Joint Statement from The South Carolina Education Association, Palmetto State Teachers Association, South Carolina Chapter of the American Academy of Pediatrics, South Carolina Association of School Nurses, and the South Carolina PTA
Most school districts in South Carolina are nearing the one-month mark of the school year, and unfortunately, the continued deterioration of public health conditions is directly leading to increased educational disruption and student illness across our state.
Last week, the Department of Health and Environmental Control (DHEC), announced that more than 21,000 students have contracted COVID-19 this school year, and, at minimum, another 86,000 students have missed in-person learning opportunities due to close contact quarantine protocols.
In addition, according to the South Carolina Children’s Hospital Collaborative, as of yesterday 32 children in our state are hospitalized with COVID-19, and 10 children are in intensive care, including 5 children on ventilators and 3 more children on ECMO. And, most tragically, three South Carolina students have already been lost to the virus this school year.
These devastating outcomes stand in stark contrast to the extremely limited impact of COVID-19 on in-person learning during the 2020-2021 school year.
Last year, local school districts were able to respond to local health conditions by taking actions aligned to district resources and capacities. As a result, the instances of COVID-19 in schools were extremely limited with far fewer students experiencing learning disruptions due to quarantine. Those results were achieved by local school districts implementing the mitigation strategies recommended by our public health authorities, including universal use of face masks.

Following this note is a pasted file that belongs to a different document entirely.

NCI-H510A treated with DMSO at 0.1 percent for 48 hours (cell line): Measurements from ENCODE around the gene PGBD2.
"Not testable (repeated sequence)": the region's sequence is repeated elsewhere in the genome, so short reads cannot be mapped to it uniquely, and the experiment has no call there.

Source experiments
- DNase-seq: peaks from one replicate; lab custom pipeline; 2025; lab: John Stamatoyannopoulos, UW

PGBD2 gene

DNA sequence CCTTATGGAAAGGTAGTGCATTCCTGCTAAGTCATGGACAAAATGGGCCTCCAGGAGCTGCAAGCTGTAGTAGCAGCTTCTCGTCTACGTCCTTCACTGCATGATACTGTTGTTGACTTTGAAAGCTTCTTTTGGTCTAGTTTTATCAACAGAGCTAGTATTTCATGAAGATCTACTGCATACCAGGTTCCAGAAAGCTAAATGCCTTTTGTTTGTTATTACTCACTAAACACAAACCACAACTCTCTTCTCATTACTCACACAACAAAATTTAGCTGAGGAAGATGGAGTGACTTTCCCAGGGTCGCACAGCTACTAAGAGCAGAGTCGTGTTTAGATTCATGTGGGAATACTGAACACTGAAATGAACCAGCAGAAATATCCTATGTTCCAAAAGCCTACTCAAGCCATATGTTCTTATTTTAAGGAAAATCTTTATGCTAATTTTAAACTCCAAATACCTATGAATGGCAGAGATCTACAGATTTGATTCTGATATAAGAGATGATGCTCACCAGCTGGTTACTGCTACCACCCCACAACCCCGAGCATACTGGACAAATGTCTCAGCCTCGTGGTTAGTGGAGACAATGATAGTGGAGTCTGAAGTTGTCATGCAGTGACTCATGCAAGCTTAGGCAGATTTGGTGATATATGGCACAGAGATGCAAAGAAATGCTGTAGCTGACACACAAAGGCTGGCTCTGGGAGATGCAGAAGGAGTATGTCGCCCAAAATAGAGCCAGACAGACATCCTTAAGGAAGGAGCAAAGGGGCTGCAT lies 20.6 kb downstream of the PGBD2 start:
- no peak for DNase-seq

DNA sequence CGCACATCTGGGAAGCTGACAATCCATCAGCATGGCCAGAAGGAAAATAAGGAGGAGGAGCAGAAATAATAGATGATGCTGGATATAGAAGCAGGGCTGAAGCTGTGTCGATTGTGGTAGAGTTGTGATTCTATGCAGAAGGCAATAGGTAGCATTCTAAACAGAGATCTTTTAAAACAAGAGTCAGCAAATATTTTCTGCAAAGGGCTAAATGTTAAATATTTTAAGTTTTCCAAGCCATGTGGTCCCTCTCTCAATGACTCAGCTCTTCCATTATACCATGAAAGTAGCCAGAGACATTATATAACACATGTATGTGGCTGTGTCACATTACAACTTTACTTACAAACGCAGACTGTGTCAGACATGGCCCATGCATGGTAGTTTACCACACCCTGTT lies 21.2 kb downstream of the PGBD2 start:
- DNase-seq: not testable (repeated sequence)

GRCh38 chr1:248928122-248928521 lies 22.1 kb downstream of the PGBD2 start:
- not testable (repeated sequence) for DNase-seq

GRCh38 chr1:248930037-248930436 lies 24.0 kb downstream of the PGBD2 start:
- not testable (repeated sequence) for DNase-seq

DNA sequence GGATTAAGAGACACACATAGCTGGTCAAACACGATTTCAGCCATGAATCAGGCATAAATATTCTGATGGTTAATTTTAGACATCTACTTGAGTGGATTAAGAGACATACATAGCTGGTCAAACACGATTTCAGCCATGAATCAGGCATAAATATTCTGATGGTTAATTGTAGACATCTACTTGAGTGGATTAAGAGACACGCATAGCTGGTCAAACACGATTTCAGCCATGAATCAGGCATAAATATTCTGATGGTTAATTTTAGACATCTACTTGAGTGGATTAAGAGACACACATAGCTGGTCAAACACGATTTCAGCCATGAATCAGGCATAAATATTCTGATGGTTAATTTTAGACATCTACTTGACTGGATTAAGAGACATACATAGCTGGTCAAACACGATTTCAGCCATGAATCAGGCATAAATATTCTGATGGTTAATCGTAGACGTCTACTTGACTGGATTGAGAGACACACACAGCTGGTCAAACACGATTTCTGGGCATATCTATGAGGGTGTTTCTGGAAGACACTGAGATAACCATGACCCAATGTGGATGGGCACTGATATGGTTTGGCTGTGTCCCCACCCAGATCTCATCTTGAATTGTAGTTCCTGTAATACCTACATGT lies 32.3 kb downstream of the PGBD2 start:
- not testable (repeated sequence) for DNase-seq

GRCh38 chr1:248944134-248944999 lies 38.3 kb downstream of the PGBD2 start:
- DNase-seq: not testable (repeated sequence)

This year, however, the capacity of districts to ensure student safety has been severely impaired by state-level policy decisions that were made at a time where public health conditions were substantially different—and better—than they are today.
As a result, our associations jointly call on Speaker of the House Jay Lucas and President of the Senate Harvey Peeler to call the General Assembly back to Columbia for a special session to return decision making authority over face mask requirements to local school districts.
In a moment of public health crisis, our districts should be empowered to utilize the full-range of mitigation strategies recommended by DHEC and our local health care providers. This is especially important until such time as children ages 5-11 become eligible for the vaccine that numerous state leaders have identified as the key to moving our state out of the pandemic.
There is no higher calling for our state government than the protection of the learning and health of our children, which makes the need for legislative action and leadership urgent and immediate.
Every day that our legislature fails to act is another day where our children are being exposed to needless health risks and learning disruptions.